Something is happening in Latin America - home to the world’s largest reserves of copper, silver, lithium & gold. Mining-driven economies like Chile, Peru & Colombia are spearheading the transition to renewables. We find out why.
The last story of our four-part series on mining industry’s energy problem takes us to Latin America.
Mining is not just any ordinary industry in Chile - it’s a matter of national pride and sentiment. The mining sector is the highest contributor to revenues of the state. It directly and indirectly employs more than eight percent of the country’s workforce, contributes to nearly 15% of its GDP and represents nearly 60% of its export revenue.
The copper mining industry is responsible for a substantial part of this. Chile is the world’s largest producer of copper, having seven of the 10 largest copper-producing mines in the world including the state-owned Codelco.
For many years Chile’s copper mining sector was the beneficiary of a virtuous cycle of growing copper production and rising copper prices.
But now, there seems to be a slowdown in the pace of growth. Environmental clearances and approvals on account of securing a social license to operate (SLTO) is becoming difficult. In fact, several mines in the region have been fined millions of dollars on account of non-compliance with environmental rules.
“There is global pressure to lower greenhouse gas emission and for social acceptability, a mine is pushed toward using alternative greener energy away from fossil fuels such as coals, diesel, propane and natural gas,” says Robert Francki, Global Managing Director, Energy at Hatch.
Additionally, energy prices, which represent 20% of the cost of production of copper, are soaring. The price of energy is a sensitive issue as copper mining, smelting and refining uses nearly one-third of the country’s electricity.
“The highly variable cost of fossil fuel and the increasing carbon tax in various jurisdictions globally make energy costs based on fossil fuel higher and unpredictable,” adds Francki.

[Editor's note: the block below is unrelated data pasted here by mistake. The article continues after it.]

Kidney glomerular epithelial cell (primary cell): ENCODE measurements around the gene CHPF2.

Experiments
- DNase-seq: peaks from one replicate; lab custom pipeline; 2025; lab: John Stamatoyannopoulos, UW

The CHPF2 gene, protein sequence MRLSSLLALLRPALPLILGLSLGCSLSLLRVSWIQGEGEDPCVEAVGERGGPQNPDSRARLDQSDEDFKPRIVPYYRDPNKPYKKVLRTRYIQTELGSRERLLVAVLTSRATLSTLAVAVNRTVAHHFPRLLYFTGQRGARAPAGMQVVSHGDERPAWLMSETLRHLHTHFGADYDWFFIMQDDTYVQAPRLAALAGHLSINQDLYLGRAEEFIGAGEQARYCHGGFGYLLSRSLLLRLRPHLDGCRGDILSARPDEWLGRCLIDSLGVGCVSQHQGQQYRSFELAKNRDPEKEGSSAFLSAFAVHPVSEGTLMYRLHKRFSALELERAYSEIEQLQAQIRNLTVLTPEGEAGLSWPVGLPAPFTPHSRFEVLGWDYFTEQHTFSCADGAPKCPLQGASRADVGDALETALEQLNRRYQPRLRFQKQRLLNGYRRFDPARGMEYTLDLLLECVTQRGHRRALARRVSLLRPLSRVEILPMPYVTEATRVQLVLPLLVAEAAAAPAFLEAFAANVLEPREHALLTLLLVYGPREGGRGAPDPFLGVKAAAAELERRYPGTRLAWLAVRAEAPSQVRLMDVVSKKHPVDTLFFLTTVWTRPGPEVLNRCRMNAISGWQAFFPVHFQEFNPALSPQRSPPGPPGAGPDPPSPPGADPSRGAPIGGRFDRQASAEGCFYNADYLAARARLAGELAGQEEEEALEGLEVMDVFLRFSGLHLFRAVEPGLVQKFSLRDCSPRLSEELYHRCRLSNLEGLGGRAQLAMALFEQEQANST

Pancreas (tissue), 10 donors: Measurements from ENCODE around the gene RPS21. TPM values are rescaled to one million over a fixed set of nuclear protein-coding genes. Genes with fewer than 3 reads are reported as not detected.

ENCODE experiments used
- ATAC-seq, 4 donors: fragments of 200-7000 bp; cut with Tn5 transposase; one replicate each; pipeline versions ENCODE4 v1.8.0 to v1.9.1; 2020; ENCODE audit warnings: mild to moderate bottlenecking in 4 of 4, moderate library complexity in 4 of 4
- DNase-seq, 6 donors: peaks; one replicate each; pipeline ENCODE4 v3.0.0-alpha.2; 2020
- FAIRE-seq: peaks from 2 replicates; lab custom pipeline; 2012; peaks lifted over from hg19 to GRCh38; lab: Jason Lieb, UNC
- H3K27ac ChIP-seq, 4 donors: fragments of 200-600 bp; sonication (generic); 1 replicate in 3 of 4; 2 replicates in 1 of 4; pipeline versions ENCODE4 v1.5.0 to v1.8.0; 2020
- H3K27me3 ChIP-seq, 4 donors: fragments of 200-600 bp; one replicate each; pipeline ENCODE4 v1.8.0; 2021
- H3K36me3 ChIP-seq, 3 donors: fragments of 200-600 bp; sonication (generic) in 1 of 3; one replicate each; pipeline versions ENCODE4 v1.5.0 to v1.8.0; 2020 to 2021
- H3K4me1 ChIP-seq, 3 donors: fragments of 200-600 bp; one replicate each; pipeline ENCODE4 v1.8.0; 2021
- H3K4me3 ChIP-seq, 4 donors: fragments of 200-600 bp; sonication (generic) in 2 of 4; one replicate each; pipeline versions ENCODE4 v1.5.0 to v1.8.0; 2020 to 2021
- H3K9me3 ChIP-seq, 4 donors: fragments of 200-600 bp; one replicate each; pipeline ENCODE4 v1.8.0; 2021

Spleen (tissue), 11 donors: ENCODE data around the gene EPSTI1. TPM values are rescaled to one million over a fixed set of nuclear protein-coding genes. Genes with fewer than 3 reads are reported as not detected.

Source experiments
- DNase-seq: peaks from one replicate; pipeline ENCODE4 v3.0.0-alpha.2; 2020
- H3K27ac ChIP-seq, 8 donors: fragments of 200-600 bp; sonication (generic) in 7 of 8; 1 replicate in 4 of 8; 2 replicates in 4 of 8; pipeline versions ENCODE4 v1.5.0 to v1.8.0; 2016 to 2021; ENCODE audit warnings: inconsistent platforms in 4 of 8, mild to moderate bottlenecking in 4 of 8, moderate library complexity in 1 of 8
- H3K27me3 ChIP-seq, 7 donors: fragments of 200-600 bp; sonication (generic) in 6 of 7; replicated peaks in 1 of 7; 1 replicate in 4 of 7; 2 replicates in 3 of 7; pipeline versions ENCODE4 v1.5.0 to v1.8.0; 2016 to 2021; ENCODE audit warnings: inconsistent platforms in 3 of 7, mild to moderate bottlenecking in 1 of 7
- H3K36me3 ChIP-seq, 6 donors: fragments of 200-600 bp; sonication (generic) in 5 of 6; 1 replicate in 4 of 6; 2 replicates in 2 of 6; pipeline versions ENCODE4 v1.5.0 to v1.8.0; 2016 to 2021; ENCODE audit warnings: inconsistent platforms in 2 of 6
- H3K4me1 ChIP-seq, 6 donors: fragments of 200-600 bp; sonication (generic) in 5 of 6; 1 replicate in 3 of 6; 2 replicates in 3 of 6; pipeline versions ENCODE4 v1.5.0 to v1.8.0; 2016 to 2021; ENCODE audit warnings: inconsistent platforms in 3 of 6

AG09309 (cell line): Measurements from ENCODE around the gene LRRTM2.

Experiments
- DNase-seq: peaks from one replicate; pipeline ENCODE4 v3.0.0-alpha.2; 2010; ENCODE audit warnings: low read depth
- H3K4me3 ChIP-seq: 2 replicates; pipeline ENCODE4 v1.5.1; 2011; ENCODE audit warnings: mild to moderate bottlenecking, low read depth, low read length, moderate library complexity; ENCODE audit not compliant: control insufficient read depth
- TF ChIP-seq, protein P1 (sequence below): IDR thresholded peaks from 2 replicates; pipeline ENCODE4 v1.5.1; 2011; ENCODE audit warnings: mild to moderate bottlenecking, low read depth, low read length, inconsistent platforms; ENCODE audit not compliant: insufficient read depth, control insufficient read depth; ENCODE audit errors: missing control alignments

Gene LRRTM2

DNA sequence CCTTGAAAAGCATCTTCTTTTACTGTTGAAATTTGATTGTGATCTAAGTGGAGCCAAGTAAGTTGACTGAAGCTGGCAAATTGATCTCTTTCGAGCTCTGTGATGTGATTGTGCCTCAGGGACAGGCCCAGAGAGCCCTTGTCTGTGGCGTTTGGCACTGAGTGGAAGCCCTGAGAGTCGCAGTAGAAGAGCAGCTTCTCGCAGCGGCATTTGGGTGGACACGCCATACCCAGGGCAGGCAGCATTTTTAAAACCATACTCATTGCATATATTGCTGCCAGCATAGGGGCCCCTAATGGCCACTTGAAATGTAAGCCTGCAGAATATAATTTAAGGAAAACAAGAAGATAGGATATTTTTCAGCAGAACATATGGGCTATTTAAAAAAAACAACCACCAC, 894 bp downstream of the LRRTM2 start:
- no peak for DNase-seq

According to Chile’s mining and metals investment guide 2016-17 by EY, ‘the cost of energy in Chile is one of the highest in Latin America and higher than the OECD average. In addition, access to water is an ongoing challenge in the arid north, where most of the country’s copper mines are located. To resolve the issue of water scarcity, mining companies have been building desalination plants, but the high cost of energy required to transport water up to the mine sites increases the overall mining costs. At the same time, declining grades require more water to be used in processing.’
The result of this conundrum is that mining companies have seriously started making renewables a big part of their operations.
Chile is not alone. The mining industries of other Latin American economies like Peru, Colombia, Mexico & Brazil have also taken to renewables for similar reasons. For instance, in 2016, Colombia identified and classified some areas as reserve protected areas where no environmental licenses for mining projects would be granted.
According to EY’s report on Top 10 business risks facing mining and metals, ‘organizations are realising that the adoption of renewables could yield social benefits, such as access to energy for local communities and general development of the solar market in the region. Aluminium and copper producers are highlighting their use of solar and hydro energy to both maintain their reputation as a “green” metal but also to obtain a premium with industrial customers wishing to reduce their carbon footprint.’
“This opens up the industry to global stakeholders, governments and institutional investors not normally exposed to the mining industry through COP21's USD 13.5 trillion commitments. This also makes the sector attractive to investment through the UN Sustainable Development Goals (SDGs) and other vehicles for scaling responsible investment,” explains Joseph Kirschke, Senior Consultant, Energy Shift.
There is no doubt clean energy could be the winning card for miners across Latin America going forward. But renewables can be intermittent in nature. So miners will have to look at having an optimal mix of thermal and renewable energy backed with battery storage to increase productivity and competitiveness.